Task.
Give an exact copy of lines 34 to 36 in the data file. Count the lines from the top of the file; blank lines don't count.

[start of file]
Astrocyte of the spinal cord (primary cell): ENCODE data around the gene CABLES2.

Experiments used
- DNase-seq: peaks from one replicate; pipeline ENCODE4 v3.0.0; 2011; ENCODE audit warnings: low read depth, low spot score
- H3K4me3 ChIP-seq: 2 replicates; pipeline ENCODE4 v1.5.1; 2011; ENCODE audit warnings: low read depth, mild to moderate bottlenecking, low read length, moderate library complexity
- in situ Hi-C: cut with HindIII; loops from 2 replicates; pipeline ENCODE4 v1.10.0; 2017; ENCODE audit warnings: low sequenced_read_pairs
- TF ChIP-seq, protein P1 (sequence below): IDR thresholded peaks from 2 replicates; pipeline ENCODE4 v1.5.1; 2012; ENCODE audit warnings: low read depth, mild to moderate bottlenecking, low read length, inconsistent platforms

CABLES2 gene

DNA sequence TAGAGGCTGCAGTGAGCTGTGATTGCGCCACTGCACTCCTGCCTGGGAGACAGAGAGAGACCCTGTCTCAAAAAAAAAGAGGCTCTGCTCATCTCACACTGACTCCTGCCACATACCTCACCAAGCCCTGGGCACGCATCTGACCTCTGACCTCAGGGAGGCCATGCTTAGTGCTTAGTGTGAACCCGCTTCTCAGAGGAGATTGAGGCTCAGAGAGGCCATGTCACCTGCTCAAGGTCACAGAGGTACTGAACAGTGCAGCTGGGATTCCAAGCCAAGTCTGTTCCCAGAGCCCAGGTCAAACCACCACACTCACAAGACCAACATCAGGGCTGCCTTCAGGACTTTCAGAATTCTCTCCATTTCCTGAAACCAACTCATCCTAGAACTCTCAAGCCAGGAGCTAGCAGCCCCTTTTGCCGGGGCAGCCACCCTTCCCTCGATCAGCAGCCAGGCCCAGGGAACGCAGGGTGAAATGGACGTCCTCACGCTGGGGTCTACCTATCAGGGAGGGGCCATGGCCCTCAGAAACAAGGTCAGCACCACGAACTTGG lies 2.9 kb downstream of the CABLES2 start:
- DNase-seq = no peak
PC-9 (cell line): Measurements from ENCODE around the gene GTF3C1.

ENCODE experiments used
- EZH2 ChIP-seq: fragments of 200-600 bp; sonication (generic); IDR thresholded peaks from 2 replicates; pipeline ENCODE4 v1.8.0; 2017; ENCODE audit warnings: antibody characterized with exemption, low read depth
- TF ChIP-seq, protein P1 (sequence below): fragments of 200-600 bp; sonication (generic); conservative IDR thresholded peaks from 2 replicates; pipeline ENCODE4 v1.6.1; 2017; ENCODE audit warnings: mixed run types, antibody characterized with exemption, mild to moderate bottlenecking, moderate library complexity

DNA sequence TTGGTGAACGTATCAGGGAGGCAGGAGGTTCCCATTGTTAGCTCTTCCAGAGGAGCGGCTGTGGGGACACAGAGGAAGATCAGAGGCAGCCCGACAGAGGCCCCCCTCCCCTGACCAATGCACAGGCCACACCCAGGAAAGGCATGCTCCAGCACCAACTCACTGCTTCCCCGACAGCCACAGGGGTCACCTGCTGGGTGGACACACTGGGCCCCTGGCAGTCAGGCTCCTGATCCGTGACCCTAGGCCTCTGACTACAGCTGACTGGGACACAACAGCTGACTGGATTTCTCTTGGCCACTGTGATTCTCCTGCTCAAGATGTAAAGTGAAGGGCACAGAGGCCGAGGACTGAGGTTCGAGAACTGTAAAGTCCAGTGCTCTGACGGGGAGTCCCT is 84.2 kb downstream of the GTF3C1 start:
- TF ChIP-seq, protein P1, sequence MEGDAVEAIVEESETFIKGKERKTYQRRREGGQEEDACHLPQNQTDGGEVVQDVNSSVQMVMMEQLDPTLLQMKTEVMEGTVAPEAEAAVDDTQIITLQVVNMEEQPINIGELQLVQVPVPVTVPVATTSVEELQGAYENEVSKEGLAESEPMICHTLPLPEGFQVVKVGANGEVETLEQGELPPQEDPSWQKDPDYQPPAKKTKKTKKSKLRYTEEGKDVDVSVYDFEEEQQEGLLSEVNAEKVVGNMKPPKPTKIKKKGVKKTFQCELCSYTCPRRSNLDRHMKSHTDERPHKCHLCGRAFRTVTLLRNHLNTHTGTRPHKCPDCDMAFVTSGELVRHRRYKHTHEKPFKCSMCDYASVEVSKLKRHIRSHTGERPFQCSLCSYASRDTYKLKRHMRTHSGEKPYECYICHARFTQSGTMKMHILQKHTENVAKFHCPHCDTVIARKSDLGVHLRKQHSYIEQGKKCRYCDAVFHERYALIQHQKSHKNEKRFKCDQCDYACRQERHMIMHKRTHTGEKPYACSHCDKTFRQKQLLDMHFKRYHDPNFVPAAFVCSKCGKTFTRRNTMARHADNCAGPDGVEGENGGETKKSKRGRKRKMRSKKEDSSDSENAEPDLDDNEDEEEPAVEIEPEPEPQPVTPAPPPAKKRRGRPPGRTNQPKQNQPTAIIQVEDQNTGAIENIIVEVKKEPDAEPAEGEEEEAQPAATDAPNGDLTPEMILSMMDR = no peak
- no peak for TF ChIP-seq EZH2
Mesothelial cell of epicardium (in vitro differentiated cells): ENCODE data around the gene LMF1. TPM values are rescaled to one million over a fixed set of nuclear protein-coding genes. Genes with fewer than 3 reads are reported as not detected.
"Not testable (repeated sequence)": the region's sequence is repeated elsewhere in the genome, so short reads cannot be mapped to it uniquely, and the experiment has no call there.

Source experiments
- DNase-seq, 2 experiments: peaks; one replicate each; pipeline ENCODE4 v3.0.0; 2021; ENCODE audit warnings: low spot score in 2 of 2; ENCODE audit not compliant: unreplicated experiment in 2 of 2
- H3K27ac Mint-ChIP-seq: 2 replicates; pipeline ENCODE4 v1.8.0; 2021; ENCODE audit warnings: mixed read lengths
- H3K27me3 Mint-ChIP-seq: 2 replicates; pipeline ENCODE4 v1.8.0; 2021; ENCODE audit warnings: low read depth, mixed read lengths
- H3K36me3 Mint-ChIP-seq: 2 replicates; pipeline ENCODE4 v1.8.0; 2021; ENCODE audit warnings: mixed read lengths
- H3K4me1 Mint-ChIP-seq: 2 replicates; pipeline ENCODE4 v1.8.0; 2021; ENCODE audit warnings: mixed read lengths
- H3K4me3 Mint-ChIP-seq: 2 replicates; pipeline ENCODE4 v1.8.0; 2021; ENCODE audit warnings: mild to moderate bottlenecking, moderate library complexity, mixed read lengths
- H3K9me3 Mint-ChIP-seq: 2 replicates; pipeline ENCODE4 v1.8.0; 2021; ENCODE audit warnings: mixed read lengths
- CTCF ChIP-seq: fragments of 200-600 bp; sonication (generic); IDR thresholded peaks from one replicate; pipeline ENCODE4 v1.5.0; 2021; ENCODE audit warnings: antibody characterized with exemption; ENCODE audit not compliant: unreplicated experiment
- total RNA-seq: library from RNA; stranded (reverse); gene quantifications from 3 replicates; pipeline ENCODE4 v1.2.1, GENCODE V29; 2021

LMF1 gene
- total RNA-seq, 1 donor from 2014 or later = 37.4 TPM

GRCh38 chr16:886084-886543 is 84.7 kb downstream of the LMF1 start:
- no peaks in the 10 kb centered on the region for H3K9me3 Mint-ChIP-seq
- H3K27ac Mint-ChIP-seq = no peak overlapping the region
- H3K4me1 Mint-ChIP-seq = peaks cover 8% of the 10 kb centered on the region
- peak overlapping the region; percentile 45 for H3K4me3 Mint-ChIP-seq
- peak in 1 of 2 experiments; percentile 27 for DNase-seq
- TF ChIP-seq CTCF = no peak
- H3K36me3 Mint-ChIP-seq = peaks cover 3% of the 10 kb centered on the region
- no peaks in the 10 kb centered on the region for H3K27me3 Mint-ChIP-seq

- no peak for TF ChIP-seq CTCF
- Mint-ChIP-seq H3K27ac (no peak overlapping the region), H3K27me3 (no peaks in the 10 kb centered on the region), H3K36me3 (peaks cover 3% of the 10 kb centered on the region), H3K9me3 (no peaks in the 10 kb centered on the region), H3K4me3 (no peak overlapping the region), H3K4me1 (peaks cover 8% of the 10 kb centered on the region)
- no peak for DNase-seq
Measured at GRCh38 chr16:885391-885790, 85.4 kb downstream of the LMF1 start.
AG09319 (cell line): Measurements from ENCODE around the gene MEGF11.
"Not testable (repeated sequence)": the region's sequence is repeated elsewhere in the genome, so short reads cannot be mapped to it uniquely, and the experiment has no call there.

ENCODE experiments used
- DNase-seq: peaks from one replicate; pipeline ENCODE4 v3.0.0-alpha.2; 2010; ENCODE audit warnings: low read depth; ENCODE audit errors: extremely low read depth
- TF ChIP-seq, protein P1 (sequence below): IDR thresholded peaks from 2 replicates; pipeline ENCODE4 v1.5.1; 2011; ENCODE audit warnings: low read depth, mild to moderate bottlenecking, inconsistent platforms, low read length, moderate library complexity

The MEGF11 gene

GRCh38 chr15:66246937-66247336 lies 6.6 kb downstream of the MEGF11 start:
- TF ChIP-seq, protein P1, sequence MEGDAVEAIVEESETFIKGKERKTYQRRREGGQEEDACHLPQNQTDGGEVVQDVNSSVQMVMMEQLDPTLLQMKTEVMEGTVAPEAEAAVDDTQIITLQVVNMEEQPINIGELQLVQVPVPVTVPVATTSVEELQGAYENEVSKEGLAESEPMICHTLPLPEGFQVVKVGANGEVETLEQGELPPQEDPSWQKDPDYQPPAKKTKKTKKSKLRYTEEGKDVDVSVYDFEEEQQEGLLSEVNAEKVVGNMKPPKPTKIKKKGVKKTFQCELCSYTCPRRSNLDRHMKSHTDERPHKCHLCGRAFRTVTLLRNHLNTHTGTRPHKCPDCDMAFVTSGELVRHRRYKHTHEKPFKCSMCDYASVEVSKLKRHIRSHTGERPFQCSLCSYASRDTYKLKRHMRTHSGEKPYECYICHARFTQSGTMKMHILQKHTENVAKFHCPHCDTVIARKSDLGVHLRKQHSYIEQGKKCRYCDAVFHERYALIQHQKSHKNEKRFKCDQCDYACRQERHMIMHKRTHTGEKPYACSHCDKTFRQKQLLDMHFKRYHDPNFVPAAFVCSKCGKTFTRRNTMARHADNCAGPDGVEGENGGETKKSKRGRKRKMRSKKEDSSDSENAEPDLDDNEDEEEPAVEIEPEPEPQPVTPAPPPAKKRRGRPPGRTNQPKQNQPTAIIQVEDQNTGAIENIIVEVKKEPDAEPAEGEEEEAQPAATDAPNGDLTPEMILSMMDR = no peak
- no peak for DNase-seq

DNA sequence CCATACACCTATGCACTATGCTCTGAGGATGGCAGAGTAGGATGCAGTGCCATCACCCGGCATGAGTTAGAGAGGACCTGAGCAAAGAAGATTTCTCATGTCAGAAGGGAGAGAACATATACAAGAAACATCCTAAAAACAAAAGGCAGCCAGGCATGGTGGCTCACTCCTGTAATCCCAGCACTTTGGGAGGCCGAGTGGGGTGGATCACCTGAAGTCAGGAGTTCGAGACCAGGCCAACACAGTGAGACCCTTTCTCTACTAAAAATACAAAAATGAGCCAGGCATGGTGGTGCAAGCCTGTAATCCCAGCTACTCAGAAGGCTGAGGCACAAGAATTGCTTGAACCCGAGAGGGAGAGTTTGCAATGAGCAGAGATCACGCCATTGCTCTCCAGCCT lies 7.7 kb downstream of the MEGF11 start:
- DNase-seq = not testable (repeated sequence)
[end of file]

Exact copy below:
- H3K4me1 Mint-ChIP-seq = peaks cover 8% of the 10 kb centered on the region
- peak overlapping the region; percentile 45 for H3K4me3 Mint-ChIP-seq
- peak in 1 of 2 experiments; percentile 27 for DNase-seq